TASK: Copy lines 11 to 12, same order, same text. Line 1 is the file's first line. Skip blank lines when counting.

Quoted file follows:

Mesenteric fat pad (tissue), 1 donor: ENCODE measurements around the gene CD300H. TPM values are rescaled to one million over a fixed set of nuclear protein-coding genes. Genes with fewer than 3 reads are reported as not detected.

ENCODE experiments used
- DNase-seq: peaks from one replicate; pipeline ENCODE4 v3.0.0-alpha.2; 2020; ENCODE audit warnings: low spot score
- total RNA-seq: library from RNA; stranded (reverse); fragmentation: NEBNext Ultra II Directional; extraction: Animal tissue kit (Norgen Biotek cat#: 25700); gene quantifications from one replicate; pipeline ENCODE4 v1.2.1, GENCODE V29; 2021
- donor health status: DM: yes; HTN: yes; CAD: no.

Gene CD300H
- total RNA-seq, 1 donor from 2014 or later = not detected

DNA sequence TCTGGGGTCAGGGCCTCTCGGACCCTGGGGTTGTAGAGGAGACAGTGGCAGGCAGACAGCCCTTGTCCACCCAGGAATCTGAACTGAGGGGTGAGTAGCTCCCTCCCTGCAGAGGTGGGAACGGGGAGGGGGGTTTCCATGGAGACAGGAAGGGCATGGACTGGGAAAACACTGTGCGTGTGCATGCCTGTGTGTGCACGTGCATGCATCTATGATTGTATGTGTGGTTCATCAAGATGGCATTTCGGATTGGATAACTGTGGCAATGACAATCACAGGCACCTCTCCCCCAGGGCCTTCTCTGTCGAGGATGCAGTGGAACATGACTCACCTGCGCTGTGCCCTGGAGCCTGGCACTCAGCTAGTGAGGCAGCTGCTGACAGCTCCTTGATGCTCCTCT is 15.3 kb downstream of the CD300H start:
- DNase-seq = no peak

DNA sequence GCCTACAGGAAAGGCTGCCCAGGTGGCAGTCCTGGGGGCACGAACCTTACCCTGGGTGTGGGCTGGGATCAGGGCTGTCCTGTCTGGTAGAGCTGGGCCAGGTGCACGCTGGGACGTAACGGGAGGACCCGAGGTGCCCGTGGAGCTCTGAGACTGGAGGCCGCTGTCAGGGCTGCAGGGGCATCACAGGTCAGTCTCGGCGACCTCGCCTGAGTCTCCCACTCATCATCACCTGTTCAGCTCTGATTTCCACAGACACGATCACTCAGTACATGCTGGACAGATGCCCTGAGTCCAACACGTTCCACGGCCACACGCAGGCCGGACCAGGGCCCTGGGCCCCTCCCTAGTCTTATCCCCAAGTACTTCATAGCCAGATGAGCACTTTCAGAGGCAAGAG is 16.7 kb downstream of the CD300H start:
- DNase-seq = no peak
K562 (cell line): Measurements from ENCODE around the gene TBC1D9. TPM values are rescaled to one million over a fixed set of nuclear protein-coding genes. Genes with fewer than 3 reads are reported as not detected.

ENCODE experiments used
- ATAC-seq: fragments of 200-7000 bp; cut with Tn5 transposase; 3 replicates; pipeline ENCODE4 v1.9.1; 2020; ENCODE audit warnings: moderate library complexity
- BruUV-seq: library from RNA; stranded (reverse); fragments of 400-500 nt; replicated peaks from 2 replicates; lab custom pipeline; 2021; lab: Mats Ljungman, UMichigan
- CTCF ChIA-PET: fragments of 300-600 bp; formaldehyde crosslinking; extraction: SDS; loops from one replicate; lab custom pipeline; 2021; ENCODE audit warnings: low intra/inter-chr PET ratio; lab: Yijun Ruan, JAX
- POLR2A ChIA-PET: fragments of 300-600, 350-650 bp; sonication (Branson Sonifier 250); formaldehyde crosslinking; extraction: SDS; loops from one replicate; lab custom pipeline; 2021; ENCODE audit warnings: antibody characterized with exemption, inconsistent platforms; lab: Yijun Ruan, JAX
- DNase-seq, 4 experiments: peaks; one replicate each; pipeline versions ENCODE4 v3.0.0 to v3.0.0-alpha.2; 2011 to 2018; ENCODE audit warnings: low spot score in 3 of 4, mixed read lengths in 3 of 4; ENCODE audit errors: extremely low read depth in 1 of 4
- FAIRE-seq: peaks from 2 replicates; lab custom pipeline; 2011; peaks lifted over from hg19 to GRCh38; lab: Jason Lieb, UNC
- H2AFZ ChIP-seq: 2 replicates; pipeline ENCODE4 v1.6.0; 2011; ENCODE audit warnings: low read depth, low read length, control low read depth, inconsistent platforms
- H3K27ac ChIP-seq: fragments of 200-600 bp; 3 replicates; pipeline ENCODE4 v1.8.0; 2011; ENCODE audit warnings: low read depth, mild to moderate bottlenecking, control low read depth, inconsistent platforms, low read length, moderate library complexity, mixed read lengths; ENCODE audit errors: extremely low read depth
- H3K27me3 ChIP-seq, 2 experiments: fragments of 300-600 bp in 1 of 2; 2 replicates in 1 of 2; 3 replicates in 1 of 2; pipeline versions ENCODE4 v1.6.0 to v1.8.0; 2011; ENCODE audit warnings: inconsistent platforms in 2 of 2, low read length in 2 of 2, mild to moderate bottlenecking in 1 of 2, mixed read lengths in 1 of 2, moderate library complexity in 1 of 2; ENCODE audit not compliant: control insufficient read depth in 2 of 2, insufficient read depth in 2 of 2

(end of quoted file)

- DNase-seq = no peak
K562 (cell line): Measurements from ENCODE around the gene TBC1D9. TPM values are rescaled to one million over a fixed set of nuclear protein-coding genes. Genes with fewer than 3 reads are reported as not detected.